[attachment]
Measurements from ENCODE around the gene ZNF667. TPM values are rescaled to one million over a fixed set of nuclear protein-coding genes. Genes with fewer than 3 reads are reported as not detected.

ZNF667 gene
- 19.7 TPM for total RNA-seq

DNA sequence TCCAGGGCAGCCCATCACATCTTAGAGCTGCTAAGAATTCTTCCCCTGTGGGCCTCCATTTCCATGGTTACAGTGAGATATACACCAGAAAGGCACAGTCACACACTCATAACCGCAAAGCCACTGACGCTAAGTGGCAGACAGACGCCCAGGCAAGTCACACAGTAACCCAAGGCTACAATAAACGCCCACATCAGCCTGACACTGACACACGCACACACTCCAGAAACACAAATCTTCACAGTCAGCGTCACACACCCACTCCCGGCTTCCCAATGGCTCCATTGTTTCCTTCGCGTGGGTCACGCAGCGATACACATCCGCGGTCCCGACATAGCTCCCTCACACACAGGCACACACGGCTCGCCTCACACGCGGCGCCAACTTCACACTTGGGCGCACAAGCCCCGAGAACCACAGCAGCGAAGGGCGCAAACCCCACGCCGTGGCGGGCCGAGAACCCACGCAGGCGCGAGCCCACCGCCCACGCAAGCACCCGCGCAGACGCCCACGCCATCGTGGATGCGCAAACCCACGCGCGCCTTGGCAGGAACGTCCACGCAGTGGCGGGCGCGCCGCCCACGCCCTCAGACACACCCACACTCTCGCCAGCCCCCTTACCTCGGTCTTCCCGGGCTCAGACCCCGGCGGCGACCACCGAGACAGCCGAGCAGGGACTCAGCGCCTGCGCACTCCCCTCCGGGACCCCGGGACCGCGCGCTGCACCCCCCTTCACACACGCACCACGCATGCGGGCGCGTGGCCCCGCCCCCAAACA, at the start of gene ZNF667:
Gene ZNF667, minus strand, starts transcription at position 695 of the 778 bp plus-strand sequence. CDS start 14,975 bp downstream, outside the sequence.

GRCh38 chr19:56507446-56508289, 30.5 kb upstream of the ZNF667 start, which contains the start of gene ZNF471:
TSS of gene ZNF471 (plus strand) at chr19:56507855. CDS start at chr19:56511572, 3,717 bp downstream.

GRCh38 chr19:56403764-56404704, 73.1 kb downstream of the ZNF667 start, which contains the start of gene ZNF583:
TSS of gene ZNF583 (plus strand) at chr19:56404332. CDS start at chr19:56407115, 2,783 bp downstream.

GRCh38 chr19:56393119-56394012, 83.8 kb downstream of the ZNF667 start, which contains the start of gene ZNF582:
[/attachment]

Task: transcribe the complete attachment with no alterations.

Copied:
Measurements from ENCODE around the gene ZNF667. TPM values are rescaled to one million over a fixed set of nuclear protein-coding genes. Genes with fewer than 3 reads are reported as not detected.

ZNF667 gene
- 19.7 TPM for total RNA-seq

DNA sequence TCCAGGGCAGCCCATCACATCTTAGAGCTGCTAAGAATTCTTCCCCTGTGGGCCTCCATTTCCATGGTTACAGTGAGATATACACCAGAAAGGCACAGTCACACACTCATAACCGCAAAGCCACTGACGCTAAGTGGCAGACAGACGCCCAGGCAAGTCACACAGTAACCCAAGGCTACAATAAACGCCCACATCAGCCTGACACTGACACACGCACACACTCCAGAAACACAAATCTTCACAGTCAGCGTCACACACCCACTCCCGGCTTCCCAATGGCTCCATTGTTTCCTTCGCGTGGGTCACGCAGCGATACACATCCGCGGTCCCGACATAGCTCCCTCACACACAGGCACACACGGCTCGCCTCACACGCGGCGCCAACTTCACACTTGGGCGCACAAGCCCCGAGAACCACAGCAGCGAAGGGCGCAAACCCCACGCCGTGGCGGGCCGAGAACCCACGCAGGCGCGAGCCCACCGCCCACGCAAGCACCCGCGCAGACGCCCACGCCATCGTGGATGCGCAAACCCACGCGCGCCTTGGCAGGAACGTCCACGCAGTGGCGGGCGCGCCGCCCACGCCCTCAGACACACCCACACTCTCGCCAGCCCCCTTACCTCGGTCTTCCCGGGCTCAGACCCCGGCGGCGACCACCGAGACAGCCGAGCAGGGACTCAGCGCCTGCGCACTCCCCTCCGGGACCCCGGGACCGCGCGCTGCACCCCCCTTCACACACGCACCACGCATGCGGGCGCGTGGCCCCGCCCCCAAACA, at the start of gene ZNF667:
Gene ZNF667, minus strand, starts transcription at position 695 of the 778 bp plus-strand sequence. CDS start 14,975 bp downstream, outside the sequence.

GRCh38 chr19:56507446-56508289, 30.5 kb upstream of the ZNF667 start, which contains the start of gene ZNF471:
TSS of gene ZNF471 (plus strand) at chr19:56507855. CDS start at chr19:56511572, 3,717 bp downstream.

GRCh38 chr19:56403764-56404704, 73.1 kb downstream of the ZNF667 start, which contains the start of gene ZNF583:
TSS of gene ZNF583 (plus strand) at chr19:56404332. CDS start at chr19:56407115, 2,783 bp downstream.

GRCh38 chr19:56393119-56394012, 83.8 kb downstream of the ZNF667 start, which contains the start of gene ZNF582: